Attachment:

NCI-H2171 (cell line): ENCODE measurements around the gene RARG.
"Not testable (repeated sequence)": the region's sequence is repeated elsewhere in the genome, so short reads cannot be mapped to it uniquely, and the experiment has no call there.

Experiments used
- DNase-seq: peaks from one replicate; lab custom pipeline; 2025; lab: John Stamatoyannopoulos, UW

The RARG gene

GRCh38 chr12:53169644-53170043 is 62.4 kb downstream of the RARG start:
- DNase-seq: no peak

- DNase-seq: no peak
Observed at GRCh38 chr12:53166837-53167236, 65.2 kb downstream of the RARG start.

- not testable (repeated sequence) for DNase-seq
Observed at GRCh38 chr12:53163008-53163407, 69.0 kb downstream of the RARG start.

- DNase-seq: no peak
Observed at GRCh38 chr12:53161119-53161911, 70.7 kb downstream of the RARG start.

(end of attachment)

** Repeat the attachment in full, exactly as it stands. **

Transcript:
NCI-H2171 (cell line): ENCODE measurements around the gene RARG.
"Not testable (repeated sequence)": the region's sequence is repeated elsewhere in the genome, so short reads cannot be mapped to it uniquely, and the experiment has no call there.

Experiments used
- DNase-seq: peaks from one replicate; lab custom pipeline; 2025; lab: John Stamatoyannopoulos, UW

The RARG gene

GRCh38 chr12:53169644-53170043 is 62.4 kb downstream of the RARG start:
- DNase-seq: no peak

- DNase-seq: no peak
Observed at GRCh38 chr12:53166837-53167236, 65.2 kb downstream of the RARG start.

- not testable (repeated sequence) for DNase-seq
Observed at GRCh38 chr12:53163008-53163407, 69.0 kb downstream of the RARG start.

- DNase-seq: no peak
Observed at GRCh38 chr12:53161119-53161911, 70.7 kb downstream of the RARG start.